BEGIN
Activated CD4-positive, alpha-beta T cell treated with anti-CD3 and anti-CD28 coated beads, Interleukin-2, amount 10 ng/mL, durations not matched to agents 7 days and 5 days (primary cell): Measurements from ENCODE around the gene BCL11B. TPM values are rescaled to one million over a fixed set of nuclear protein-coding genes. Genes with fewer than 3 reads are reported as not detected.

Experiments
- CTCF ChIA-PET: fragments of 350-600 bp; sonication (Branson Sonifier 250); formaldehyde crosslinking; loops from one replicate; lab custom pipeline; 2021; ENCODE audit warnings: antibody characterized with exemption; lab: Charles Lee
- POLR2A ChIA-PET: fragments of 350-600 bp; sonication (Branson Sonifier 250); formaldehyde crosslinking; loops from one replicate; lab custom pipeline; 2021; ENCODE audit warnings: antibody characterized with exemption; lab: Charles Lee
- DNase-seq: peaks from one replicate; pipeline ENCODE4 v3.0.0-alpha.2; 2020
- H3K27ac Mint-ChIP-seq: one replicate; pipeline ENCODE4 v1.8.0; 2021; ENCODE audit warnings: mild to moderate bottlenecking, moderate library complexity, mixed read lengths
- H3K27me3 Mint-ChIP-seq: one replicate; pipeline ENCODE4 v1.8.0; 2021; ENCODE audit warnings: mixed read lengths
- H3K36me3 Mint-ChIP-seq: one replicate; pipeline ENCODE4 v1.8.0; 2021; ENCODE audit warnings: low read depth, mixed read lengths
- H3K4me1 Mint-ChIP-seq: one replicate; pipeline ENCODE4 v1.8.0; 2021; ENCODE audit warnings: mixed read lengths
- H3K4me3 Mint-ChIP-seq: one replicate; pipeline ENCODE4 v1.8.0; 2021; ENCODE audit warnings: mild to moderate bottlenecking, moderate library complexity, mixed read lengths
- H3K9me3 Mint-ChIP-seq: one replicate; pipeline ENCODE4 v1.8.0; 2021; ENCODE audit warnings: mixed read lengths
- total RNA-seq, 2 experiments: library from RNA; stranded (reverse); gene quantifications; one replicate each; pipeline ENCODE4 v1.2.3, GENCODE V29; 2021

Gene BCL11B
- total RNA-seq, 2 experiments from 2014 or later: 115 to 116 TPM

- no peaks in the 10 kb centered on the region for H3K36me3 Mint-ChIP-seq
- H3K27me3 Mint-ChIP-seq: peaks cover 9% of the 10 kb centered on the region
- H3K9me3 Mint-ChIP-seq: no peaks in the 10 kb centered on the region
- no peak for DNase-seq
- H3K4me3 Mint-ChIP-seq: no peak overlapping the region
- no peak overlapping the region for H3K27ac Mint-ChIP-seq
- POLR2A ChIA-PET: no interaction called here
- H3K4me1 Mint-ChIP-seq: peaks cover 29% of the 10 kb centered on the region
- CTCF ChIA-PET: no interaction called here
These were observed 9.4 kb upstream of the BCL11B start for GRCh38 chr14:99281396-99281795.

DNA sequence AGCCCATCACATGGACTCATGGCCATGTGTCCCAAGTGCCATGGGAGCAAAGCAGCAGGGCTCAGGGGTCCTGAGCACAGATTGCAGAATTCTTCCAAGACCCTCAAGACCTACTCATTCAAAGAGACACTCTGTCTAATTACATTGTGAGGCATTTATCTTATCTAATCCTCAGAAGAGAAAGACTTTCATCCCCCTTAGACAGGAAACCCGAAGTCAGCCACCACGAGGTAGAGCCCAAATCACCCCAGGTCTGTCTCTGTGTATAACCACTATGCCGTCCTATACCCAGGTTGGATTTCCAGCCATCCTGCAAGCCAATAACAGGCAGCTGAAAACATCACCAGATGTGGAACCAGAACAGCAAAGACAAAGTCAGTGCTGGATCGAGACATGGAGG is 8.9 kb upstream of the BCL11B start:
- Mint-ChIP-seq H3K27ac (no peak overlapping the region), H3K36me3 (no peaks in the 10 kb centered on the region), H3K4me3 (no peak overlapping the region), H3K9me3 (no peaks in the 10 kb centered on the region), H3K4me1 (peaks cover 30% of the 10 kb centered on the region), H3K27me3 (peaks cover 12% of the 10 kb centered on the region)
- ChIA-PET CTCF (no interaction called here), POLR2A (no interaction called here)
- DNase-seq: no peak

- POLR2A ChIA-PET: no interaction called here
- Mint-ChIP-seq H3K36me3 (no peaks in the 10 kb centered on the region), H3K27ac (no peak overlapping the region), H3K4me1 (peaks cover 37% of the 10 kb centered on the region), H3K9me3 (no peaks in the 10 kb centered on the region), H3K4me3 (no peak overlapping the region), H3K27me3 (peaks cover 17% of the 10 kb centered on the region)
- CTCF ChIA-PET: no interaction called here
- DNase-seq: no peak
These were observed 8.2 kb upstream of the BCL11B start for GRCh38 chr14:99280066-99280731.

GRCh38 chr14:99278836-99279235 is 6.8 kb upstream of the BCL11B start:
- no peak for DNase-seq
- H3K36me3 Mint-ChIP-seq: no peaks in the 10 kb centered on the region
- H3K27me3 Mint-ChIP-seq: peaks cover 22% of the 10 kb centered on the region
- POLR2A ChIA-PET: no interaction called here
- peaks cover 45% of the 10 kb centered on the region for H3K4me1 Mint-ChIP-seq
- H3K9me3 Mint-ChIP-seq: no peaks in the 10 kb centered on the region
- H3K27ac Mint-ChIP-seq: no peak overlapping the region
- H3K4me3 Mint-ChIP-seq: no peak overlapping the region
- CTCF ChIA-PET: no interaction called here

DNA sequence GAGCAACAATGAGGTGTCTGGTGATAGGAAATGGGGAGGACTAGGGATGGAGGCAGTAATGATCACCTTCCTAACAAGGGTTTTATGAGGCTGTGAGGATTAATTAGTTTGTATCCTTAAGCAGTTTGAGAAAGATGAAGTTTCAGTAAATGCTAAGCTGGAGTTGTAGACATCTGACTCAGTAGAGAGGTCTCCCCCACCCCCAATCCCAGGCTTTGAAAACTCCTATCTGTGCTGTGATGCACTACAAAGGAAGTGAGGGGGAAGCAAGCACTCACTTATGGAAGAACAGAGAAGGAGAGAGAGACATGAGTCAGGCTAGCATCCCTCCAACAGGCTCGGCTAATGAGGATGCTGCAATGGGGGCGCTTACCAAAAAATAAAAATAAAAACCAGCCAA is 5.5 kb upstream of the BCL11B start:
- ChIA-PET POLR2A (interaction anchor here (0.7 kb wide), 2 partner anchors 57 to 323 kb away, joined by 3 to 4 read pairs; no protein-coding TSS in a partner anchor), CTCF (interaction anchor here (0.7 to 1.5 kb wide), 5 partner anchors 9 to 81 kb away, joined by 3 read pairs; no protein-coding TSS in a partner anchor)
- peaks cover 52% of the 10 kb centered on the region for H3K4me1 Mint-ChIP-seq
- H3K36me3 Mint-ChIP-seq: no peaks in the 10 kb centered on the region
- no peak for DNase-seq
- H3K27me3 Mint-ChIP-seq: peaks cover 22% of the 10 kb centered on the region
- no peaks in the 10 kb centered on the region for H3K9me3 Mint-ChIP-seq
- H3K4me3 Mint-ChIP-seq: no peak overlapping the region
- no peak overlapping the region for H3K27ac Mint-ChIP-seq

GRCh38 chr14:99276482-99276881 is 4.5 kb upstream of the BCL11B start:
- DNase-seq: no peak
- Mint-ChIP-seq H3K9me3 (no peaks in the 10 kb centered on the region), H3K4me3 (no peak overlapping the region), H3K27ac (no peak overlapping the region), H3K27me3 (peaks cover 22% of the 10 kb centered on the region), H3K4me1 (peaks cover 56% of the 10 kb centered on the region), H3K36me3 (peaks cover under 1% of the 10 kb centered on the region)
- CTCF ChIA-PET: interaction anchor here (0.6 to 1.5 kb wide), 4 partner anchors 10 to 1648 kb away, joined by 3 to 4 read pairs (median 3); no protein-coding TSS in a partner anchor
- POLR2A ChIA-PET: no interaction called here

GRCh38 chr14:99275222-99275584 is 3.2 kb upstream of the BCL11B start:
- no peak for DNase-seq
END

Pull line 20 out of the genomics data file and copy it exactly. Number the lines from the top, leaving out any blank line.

- no peak overlapping the region for H3K27ac Mint-ChIP-seq